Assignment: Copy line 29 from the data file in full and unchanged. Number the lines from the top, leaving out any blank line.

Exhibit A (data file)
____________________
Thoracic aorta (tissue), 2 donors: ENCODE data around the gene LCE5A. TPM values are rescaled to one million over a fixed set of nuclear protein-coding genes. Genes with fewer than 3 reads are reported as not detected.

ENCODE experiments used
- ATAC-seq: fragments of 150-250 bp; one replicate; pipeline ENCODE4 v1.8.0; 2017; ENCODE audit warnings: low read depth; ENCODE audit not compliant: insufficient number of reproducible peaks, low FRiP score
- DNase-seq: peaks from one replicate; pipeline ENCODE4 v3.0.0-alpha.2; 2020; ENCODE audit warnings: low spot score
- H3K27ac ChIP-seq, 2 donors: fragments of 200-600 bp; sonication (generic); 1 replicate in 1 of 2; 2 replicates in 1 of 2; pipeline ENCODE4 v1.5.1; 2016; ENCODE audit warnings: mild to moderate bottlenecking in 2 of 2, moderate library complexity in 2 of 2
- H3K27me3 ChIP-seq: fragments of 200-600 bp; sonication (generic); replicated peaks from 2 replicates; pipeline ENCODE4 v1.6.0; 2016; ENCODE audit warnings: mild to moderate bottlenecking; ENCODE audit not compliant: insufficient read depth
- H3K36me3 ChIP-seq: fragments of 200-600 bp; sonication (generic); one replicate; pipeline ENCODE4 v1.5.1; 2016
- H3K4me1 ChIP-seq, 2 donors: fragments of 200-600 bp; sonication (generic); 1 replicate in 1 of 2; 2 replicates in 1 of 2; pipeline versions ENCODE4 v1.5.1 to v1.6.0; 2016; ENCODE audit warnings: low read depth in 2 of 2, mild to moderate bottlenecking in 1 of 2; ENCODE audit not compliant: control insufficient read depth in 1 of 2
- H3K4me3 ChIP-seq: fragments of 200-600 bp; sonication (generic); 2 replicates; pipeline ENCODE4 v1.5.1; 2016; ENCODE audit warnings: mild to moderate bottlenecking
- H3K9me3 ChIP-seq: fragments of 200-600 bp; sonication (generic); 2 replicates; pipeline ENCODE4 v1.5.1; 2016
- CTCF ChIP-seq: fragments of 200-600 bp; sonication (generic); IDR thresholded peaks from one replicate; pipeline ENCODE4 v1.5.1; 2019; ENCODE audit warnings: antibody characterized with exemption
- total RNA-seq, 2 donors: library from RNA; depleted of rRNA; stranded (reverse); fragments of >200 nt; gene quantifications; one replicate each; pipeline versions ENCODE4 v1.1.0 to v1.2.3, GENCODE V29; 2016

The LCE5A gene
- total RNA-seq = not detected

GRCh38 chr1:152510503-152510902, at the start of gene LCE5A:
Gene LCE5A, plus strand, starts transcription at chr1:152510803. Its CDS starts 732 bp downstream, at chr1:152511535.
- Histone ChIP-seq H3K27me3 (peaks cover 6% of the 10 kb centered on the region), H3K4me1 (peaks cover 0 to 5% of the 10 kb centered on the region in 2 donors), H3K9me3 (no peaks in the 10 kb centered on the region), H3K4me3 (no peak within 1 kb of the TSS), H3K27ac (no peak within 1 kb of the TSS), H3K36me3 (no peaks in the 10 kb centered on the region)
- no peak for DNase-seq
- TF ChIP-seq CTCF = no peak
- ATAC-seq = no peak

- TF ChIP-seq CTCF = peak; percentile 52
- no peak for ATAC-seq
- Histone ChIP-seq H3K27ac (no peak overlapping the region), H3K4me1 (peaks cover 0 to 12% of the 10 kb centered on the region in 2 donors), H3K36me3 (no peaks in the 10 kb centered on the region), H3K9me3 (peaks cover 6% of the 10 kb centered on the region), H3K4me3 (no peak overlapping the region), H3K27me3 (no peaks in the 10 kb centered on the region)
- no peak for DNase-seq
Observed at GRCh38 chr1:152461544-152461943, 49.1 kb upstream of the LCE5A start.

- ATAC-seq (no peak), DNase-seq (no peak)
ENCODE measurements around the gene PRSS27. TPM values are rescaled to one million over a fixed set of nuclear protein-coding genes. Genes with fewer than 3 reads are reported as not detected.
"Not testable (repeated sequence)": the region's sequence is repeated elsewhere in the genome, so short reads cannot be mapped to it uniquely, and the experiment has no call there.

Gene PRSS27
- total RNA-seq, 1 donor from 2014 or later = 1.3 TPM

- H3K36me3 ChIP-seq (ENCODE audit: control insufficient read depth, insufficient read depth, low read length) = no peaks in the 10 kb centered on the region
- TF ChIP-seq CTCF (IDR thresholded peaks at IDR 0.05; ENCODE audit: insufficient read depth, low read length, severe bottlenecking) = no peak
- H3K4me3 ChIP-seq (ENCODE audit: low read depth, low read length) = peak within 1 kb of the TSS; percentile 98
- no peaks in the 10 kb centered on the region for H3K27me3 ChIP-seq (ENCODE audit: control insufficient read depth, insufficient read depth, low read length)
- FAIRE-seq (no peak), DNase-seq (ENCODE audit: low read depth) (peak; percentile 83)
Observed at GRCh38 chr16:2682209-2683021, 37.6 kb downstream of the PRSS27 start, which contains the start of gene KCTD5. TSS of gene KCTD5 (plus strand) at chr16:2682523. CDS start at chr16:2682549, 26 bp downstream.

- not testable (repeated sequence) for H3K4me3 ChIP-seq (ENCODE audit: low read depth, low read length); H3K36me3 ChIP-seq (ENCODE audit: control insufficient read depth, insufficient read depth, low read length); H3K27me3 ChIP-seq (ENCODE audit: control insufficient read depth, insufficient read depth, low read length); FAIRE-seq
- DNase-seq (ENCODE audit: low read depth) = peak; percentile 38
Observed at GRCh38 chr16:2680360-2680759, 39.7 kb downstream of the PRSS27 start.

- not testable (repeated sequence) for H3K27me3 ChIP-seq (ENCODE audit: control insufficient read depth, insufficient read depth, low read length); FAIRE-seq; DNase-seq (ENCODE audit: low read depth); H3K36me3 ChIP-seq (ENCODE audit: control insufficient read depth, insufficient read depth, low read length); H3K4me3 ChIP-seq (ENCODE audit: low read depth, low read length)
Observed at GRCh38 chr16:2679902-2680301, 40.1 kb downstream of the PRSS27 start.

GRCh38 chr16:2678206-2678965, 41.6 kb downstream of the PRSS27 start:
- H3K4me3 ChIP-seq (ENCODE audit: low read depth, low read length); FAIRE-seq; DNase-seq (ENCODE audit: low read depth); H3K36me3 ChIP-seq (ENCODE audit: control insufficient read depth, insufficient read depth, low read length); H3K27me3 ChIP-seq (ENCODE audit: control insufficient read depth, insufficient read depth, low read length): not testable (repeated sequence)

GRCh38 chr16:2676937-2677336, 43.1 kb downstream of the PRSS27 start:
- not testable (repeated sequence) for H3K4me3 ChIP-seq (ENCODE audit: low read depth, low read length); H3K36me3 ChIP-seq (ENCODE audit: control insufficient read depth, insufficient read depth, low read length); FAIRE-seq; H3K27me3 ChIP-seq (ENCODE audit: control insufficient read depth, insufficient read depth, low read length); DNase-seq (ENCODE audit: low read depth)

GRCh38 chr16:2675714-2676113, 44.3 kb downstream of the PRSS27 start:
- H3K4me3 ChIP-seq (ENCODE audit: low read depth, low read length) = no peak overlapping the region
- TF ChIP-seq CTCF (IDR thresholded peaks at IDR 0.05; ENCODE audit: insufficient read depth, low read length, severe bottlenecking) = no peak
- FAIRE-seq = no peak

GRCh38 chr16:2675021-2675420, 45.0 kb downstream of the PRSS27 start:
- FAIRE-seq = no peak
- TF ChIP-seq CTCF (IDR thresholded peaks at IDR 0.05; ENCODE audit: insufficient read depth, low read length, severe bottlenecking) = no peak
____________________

Gene PRSS27